NASA is now communicating with spacecraft via laser

There was a nice update yesterday relating to one of our previous posts, Space laser to prove increased broadband possible, reporting on how an ESA optical ground station will take part in a laser communication test with NASA later this year. The news? Looks like the first tests, between a NASA ground station and that Agency’s LADEE Moon mission, were a success! (We’ll post news on ESA’s coming participation in the Lunar Laser Communications Demonstration shortly.)

Via NASA

NASA’s Lunar Laser Communication Demonstration (LLCD) has made history using a pulsed laser beam to transmit data over the 239,000 miles between the moon and Earth at a record-breaking download rate of 622 megabits per second (Mbps).

LLCD is NASA’s first system for two-way communication using a laser instead of radio waves. It also has demonstrated an error-free data upload rate of 20 Mbps transmitted from the primary ground station in New Mexico to the spacecraft currently orbiting the moon.

NASA’s Lunar Lasercom Optical Communications Telescope Laboratory (OCTL) Terminal, sending a laser beam to the Moon. Image: NASA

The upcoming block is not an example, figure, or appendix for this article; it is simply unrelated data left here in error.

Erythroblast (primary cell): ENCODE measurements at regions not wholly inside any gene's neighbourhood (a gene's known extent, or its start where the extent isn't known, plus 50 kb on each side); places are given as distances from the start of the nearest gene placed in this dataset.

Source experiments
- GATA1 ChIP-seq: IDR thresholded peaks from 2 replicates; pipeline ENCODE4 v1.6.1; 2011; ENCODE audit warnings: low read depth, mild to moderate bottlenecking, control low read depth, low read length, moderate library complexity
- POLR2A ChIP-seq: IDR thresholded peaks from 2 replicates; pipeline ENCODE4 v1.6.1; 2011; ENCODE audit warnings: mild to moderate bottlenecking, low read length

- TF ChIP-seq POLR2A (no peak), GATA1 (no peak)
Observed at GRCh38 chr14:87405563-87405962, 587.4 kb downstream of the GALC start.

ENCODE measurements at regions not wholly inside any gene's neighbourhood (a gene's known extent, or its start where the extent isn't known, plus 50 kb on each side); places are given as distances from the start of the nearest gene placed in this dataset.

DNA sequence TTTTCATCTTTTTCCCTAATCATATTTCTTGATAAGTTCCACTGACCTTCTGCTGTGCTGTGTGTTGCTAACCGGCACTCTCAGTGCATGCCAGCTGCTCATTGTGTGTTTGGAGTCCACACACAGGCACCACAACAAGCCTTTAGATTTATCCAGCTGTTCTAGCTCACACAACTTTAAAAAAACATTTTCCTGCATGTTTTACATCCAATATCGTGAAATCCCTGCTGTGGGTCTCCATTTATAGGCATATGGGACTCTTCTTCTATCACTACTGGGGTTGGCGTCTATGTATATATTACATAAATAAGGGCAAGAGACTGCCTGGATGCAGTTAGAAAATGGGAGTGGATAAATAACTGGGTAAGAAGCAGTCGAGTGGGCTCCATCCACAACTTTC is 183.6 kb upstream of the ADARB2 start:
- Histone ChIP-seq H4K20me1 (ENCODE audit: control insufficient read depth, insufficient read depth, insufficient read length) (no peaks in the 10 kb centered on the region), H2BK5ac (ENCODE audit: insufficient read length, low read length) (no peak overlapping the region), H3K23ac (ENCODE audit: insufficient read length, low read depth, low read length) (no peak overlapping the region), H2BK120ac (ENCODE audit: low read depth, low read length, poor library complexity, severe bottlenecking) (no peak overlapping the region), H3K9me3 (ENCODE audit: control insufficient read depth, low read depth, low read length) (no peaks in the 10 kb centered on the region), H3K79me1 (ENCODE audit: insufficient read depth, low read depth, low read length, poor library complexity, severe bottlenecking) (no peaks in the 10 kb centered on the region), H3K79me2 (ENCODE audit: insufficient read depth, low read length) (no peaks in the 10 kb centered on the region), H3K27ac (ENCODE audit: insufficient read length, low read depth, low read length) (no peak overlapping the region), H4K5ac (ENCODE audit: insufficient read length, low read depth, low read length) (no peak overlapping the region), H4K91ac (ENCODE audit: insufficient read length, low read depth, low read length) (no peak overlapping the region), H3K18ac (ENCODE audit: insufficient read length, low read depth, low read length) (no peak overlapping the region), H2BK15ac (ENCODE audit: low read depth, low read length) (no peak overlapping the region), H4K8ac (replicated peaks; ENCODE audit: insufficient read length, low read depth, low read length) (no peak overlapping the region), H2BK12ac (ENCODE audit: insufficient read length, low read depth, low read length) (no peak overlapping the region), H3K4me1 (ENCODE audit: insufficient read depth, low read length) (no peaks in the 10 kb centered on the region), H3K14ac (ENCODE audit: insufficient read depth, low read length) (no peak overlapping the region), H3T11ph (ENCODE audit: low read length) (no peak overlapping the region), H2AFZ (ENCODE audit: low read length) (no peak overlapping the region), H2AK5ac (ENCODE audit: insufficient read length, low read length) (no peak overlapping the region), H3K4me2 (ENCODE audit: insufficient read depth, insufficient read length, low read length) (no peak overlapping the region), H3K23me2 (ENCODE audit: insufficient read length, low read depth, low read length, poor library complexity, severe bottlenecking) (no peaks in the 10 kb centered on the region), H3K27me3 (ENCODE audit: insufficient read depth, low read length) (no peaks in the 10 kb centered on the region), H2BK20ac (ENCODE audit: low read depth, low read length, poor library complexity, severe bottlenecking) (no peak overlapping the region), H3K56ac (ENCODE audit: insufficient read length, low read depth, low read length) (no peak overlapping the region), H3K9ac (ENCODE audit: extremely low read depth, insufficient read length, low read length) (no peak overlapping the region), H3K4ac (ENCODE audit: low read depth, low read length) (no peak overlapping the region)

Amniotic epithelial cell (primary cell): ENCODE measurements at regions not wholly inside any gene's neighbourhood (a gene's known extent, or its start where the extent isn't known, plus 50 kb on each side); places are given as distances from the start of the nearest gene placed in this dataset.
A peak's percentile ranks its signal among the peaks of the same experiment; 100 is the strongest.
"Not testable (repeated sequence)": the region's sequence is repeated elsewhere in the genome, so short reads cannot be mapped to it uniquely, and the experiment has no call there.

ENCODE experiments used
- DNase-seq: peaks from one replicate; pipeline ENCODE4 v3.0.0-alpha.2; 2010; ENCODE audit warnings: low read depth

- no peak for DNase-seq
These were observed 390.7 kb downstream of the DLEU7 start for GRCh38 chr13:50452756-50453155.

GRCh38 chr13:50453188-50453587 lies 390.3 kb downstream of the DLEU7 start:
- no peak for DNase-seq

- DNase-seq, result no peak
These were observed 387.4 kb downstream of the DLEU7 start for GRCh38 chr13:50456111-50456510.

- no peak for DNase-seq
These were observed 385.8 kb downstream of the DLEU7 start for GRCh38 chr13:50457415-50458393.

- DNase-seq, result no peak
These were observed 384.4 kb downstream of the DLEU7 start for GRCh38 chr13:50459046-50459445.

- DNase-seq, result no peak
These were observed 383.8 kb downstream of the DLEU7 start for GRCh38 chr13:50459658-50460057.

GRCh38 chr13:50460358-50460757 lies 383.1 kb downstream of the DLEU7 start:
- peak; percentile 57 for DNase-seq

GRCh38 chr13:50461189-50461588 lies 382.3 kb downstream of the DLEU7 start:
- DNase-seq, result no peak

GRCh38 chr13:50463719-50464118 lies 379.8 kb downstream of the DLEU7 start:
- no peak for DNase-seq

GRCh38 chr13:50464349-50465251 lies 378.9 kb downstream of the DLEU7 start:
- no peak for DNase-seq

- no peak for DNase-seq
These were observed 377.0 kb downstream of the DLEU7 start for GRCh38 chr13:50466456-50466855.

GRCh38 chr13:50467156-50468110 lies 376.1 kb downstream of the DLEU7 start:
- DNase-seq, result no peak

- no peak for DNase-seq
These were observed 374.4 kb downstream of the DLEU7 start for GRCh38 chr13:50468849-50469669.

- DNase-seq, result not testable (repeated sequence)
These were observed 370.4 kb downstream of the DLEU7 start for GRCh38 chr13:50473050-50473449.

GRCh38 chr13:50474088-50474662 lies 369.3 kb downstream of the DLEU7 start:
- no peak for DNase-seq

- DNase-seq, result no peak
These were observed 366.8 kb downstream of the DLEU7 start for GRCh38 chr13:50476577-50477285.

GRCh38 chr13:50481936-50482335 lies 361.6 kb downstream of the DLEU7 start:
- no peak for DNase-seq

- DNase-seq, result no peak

NASA’s Lunar Lasercom Optical Communications Telescope Laboratory (OCTL) Terminal, sending a laser beam to the Moon. Image: NASA

And a nice report via Popular Mechanics:

Over the weekend, NASA and MIT made spaceflight history when their Lunar Laser Communications Demonstrator (LLCD) beamed data at 622 megabits per second—5 times the current rate—back from a spacecraft in lunar orbit.

In an interview with Popular Mechanics, Don Cornwell, mission manager at NASA’s Goddard Fight Center, said that LLCD “is working better than expected” after its initial tests. “We just finished the first four days, and it has been extremely successful, beyond our expectations.”

 

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